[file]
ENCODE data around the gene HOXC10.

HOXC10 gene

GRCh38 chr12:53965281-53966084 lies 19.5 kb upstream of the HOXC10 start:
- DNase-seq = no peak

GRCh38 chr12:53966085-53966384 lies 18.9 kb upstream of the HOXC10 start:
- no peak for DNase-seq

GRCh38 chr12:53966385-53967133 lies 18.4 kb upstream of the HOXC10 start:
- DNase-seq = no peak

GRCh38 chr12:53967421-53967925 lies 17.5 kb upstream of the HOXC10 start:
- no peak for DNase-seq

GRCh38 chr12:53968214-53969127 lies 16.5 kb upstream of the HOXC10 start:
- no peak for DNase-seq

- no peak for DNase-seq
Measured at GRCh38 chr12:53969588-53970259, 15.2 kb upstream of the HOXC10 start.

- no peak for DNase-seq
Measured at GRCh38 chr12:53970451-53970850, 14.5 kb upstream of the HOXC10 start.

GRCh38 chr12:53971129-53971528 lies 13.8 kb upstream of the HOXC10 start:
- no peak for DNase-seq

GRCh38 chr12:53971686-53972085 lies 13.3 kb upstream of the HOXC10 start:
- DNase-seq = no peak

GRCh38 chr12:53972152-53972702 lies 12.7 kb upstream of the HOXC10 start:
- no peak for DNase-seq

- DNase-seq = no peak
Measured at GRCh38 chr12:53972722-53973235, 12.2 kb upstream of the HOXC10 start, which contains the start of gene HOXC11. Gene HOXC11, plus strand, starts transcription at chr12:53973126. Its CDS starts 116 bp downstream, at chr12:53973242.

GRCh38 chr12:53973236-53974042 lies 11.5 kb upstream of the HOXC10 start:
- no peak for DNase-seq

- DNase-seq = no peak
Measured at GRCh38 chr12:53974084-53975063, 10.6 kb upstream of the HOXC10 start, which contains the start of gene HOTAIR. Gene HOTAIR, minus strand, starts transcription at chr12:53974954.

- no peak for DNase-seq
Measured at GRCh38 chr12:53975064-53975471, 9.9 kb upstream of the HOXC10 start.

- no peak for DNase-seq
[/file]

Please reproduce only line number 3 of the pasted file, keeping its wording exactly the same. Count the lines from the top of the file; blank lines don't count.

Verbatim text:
GRCh38 chr12:53965281-53966084 lies 19.5 kb upstream of the HOXC10 start: